When I've started side projects in the past, I felt like I dug into code too quickly, without thinking about what I actually was building first, I wanted to try something a bit different this time.
I've been working with web technologies for the best part of a decade now, from my first terrible attempts at building websites in tools like
Adobe Dreamweaver, to building complex apps in my day jobs, using frontend and backend technologies (a lot of
However, something I've never had is a place of my own on the internet to just put stuff, so that's what I wanted to build, also it's probably another place I can just post pictures of my cats.
This article details some of the first steps that I took along the journey to building griffa.dev.
It's at this point of writing this blog post I got very distracted, trying to find an appropriate picture. Maybe I should have titled this post: How to not get distracted whilst working on a new project, it even occurred to me to write a component to auto generate a picture of my cats, probably would've been worth it.
Not very original, I know, but as part of this project I wanted to try and strip things back to basics, escape from the
Webpacky Reacty Hook Hell of modern web development, and just build a nice static site.
a lot of YouTube, mostly Gaming related content, but over the years I've watched several programming related channels, one of the best, and most well known, is Traversy Media.
The specific video that got me really inspired to build something myself was a guest video by Design Course, another great channel. This video spoke to me because I'm quite happy coding but I've always wanted to brush up on my design skills.
The above video, sent me on a bit of a binge of Design Course content, it all helped me a lot with focusing on good design, instead of getting bogged down by code.
Some of the principles the videos taught me:
- Color: choosing a good color scheme is important, but even more important than that colors should be accessible i.e. sufficiently contrasting. This can be very tricky when implementing both light and dark themes!
- Importance of whitespace: having appropriate spacing around elements.
- Visual hierarchy: ensuring things are appropriately sized based on importance.
- Typography: choosing a good font, unless you know what you are doing, going for a nice san-serif font will be the best bet for the web.
- Scale: ensuring items are appropriately sized on the screen, in relation to other elements.
- Alignment: this is a real important one, its important to ensure that padding and margins and spacing is consistent throughout a design.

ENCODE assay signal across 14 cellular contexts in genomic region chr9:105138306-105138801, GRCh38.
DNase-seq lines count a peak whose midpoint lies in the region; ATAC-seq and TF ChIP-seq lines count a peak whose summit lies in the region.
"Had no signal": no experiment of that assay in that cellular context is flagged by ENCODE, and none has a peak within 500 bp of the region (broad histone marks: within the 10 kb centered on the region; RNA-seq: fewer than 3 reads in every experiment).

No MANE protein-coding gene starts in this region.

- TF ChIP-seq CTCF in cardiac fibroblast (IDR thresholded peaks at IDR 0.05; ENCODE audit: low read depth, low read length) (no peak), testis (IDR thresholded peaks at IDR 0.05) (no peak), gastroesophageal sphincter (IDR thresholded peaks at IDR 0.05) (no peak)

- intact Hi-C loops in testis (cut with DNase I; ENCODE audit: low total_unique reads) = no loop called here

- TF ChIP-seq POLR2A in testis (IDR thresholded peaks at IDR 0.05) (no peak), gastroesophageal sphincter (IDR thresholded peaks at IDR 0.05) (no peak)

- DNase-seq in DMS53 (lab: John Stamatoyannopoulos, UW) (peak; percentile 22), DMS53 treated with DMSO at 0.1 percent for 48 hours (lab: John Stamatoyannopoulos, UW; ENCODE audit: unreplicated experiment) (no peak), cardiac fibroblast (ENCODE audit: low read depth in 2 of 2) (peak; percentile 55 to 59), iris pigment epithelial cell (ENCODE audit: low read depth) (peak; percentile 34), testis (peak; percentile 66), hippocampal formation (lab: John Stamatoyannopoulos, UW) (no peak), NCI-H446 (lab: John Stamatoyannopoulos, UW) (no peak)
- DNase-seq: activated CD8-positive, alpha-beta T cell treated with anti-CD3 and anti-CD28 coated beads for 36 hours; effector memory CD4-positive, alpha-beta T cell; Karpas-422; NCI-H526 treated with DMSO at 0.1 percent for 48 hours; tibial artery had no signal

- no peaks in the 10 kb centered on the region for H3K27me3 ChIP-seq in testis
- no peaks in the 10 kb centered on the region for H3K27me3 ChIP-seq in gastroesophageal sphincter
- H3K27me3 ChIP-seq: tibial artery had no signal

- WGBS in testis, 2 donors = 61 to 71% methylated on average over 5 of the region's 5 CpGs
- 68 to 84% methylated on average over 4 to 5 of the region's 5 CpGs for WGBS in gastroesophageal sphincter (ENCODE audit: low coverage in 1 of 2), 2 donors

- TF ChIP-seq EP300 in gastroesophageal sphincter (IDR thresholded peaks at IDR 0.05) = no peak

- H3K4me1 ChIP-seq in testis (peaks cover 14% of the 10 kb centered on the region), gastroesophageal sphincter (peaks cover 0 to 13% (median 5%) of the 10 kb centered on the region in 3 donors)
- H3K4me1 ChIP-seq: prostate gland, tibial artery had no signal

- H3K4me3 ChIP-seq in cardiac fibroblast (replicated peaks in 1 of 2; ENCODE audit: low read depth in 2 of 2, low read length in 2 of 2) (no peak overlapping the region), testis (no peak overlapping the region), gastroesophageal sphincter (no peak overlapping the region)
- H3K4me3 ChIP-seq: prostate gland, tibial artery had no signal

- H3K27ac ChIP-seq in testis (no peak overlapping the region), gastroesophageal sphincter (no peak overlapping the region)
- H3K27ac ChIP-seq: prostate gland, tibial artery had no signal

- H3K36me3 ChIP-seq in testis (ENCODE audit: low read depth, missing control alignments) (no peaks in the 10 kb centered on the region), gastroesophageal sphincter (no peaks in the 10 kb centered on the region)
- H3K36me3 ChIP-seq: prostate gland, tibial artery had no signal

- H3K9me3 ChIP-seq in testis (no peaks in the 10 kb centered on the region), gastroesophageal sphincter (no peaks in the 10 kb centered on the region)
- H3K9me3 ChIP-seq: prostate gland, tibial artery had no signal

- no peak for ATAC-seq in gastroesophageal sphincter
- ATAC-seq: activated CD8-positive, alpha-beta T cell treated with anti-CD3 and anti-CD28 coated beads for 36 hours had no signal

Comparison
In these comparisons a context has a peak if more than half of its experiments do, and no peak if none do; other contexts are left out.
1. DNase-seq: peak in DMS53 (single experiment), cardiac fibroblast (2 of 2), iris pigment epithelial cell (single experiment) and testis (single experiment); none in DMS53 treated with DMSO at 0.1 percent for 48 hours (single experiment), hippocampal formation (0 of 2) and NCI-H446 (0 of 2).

This doesn't really do the videos justice, I can only recommend watching them:
- UI Design For Coders
- 9 UI Design Techniques That Will Last Forever!
- 9 Tips for Becoming a GREAT UI Designer
A quick one, but I found setting up a simple project on Github really helped me with tracking my progress and ideas, it also gave a nice feeling moving things over to done.
I made a label for
posts, which meant it was easy for me to track ideas for things I wanted to write about.
I also made heavy use of a Notes app throughout the project, which really helped with not just a todo list, but documenting any bugs I found whilst using the site.
There was a another recent guest video on Traversy Media which describes some of the techniques I have used for planning out this project, as well as some other great advice.
I don't want technology choice to be a focus of this post, I wanted to focus on things I did to plan and design my project.
However, it's a good idea to search around for prior art, or libraries/frameworks you might want to consider.
- Gatsby JS: React-based. I write enough React at work,and quite frankly I'm sick of the complexity it forces upon you.
- Jekyll: Powers Github Pages, built in Ruby.
- 11ty (Eleventy): Inspired by Jekyll, NodeJS based, supports a lot of templating languages.
- Lots more out there (I went with Eleventy)
- web.dev - Web development blog/learning site by Google, built using Eleventy and Web Components, they posted about their architecture here.
- dev.to - Really awesome blogging site, not sure as to their architecture
- open-wc - Awesome Web Component Recommendations, built using Eleventy.
- There's also Medium, I guess.
The subject of the article mentions:
I felt like I dug into code too quickly, without thinking about what I actually was building first, I wanted to try something a bit different this time.
By this, I mean I've tried diving straight into code and designing in the browser, for me, this hasn't worked, I'm sure it works for other people.
I think the main reason that this does not work for me is that I can get far too distracted too easily, especially when coding, focusing on things that don't really matter, instead I choose to use a design tool.
I looked around for what design tools are out there, the big one most people seem to recommend is Sketch, or React hipsters suggesting Figma.
For my work, I chose Adobe XD, why -
it has a free version!.
This was the very first time i'd used Adobe XD and I got on extremely well with it, I think if you have used any of the other Adobe products e.g. Photoshop or Illustrator, you will get to grips pretty fast, especially since some of the shortcuts are the same!
If you want to try it out I can only recommend (again) watching UI Design For Coders Adobe XD is used there, watching this video gave me most of the tools I needed to build out a design.
After first day of research and design I had a first pass at a mobile layout for a potential blog site.
In the next post I'll explore how I iterated on the above design, implementing dark and light themes, using CSS variables.